We stepped-in and ran the whole morning session based on our two presentations, with networking and coffee between.   Stephanie talked on creating a successful social media strategy and Wendy talked about social media profiles and improving your online presence.  There were a real mix of people in the audience, from those with an interesting idea for the Meanwhile Use Croydon scheme and some others interested in Social Media marketing for their businesses.  

It was the last day of workshops and finished with Sally Williams talking from Retail Revival.   The final applications for the Meanwhile Use Croydon competition are due in by 30th March.   

We are happy to connect you with a very supportive local online community in Croydon for campaigns, ideas and companies, so if you are on/join any of the Social Media platforms do connect with us on Twitter, Facebook, LinkedIn, Pinterest and Google+.  

 

You can now tag your friends on mobile Twitter images!

In a bid to keep up with Facebook, Twitter have incorporated the ability to tag your friends in your photos on your mobile with their ‘tap to mention’ facility.

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You can tag up to ten people in one photo WITHOUT using any of your 140 characters.. About time too, we say!

Twitter have also added a collage option allowing you to add up to four photos in a single tweet, if you aren’t seeing any of these changes, get updating!

But if you don’t want to be tagged, fear not! You can opt out.  Simply go to your Twitter privacy settings and change your default setting for photo sharing “Allow anyone to tag me in photos” to either only people you already follow can tag you, or turn it off completely. You can also untag yourself from any photos by tapping the three dots below the tweet and select “Remove tag from photo.”

Related articles
Twitter gets a new look… it’s Facebook: ‘Tags’ and ‘shares’ appear on micro-blogging platform

Support Croydon’s Meanwhile Use

Meanwhile Use turns empty spaces and places into opportunities for communities and businesses.  It is the temporary use of buildings or land for a socially beneficial purpose until they can be brought back into commercial use.  The Meanwhile Use Toolkit provides help for those with an idea for a space in the London Borough of Croydon.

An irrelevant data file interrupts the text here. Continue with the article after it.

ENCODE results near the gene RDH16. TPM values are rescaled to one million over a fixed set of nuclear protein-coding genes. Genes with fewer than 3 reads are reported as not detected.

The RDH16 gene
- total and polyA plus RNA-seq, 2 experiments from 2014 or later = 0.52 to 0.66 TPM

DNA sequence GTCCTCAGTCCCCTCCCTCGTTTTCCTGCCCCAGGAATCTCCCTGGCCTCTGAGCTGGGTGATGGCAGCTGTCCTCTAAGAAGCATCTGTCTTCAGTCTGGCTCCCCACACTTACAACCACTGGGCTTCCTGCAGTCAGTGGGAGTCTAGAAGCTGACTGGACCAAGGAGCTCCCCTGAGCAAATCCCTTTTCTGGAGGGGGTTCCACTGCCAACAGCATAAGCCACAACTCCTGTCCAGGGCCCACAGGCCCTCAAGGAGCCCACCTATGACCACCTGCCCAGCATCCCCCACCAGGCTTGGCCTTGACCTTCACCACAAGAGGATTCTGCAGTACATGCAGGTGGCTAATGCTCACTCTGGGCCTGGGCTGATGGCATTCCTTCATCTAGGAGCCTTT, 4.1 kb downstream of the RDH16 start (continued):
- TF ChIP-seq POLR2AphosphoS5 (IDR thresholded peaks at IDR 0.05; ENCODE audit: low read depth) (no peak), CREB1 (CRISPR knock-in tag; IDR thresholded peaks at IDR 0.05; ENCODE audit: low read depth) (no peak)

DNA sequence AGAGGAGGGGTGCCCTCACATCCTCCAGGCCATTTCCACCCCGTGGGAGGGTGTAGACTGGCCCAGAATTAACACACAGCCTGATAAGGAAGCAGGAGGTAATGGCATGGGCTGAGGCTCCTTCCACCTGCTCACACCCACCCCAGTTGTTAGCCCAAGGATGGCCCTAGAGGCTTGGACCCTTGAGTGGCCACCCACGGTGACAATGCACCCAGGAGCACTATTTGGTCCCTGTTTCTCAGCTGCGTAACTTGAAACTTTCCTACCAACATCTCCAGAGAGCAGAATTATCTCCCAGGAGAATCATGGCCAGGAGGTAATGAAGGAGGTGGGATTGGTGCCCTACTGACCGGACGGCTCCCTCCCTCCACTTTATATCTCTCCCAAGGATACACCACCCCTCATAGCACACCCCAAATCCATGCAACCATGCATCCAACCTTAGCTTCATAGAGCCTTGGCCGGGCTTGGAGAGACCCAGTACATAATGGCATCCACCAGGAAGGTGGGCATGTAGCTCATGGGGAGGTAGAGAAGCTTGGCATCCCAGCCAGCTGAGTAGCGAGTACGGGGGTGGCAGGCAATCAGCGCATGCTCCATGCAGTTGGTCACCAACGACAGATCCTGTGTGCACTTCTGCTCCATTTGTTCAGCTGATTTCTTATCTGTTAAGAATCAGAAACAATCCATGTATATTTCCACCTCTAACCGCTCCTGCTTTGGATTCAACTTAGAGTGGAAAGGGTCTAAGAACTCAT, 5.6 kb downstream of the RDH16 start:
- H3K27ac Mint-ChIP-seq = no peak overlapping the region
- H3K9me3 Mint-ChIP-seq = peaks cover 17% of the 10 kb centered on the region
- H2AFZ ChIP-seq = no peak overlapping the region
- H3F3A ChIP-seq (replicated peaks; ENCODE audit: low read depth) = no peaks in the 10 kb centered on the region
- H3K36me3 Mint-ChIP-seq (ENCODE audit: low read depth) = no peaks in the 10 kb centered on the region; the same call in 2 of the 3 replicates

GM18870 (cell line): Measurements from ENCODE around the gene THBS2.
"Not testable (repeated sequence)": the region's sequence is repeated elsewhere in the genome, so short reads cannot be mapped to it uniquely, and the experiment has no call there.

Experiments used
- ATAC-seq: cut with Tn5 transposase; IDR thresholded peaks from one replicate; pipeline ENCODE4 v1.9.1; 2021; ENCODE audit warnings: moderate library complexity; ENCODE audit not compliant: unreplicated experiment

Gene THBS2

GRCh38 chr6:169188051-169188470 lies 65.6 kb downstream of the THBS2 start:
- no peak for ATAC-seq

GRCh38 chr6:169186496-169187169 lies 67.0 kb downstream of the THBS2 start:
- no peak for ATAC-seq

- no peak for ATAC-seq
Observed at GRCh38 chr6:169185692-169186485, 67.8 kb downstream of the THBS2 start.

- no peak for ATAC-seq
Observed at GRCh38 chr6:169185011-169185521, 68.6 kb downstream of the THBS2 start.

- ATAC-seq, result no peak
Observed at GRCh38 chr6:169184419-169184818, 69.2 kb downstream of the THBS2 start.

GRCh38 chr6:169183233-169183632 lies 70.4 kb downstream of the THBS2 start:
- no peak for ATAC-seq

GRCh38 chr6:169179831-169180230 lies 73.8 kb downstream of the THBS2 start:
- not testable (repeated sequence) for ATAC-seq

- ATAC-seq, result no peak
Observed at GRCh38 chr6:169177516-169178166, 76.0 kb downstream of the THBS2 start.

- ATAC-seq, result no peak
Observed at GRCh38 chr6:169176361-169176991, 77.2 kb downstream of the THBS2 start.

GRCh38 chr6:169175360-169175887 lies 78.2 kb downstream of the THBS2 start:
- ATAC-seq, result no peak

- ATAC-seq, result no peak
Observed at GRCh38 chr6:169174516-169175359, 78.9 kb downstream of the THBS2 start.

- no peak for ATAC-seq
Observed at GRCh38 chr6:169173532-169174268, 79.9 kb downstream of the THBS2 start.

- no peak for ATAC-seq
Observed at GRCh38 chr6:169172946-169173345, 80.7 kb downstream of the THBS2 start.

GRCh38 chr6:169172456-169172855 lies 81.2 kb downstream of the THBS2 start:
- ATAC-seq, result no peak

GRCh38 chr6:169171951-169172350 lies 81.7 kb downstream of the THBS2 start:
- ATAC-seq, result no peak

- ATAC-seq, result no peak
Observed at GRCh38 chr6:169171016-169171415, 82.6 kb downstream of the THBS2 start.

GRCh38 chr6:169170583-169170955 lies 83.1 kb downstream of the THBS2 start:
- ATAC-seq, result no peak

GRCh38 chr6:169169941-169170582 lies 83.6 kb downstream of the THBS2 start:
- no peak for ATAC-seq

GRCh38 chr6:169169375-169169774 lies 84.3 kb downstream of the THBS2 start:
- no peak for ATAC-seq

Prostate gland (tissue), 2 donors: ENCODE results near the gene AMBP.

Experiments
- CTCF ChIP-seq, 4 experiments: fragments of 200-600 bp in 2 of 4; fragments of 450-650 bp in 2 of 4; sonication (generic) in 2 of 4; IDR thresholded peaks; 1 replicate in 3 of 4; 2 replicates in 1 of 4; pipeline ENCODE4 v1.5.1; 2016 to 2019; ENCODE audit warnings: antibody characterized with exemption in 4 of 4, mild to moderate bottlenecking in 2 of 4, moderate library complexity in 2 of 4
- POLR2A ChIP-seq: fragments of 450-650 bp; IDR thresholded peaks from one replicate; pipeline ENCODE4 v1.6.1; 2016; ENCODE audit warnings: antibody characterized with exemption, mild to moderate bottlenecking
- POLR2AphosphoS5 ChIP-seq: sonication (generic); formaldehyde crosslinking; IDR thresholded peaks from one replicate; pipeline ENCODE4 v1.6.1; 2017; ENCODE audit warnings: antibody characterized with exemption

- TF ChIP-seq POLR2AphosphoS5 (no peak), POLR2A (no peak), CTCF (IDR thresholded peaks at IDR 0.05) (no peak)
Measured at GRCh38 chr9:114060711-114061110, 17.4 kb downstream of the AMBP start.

The Croydon Meanwhile Use competition gives winning entries in various categories £700, and runners-up £400 towards their set-up. Finalists also have the possibility of getting one of three bonus prizes of up to £500.  

For those with an idea for a Meanwhile Use in Croydon there’s a host of available resources to help you including workshops, and that’s where we come in.  We’ve been asked to share our expertise on creating a social media strategy and social media profile set-up at the Marketing Day at Matthews Yard on Weds 26th March.    

Lets get some empty spaces in Croydon back in use, creatively too.  The winners will be announced at an Awards Ceremony at Matthews Yard on the 30 April, 5.30pm. All are welcome!

 

10 tips on using Hashtags

 

The basics: A hashtag is a great way of grouping information together.   Just use # directly before a relevant work or phrase (with no spaces).  On Twitter it helps show up those words more easily in Twitter Search & you can also follow them on Facebook and Google+.  If you click on a hashtagged word in a message, it will show you all other messages with that hashtagged word.

For the basics, read this simple explanation by the Twitter Help Centre.

Our Tips:

1. Use a hashtag yourself where it makes sense, like current trends and topics.

2. Use the correct hashtag when joining a discussion or following a particular event/show/conference.

3.  Use hashtags to make recommendations like #GreatRead #NowPlaying 

4.  Use a hashtag to add context or irony to a message, like #fail and #justsaying or make one up to be quirky e.g. #funnythingsoverheardonatrain 

5.  On a Friday, use #followfriday or #ff to Tweet a message of support to people who you like to follow but PLEASE say why.  e.g. “#ff @DotSocialise team,  for great blogs on social media” – because it gives people the reason to follow them. 

6.  Set up your own hashtags, for events or for specific discussions create a Twitter Chat

7.  Try not to use more than 2 hashtags in one Tweet or it looks like spam and makes the Tweet difficult to read.

8.  It’s not imperative (hashtags aren’t case sensitive) but for ease of reading add capital letters e.g. #PurleyBreakfastClub (refer back to No 4!)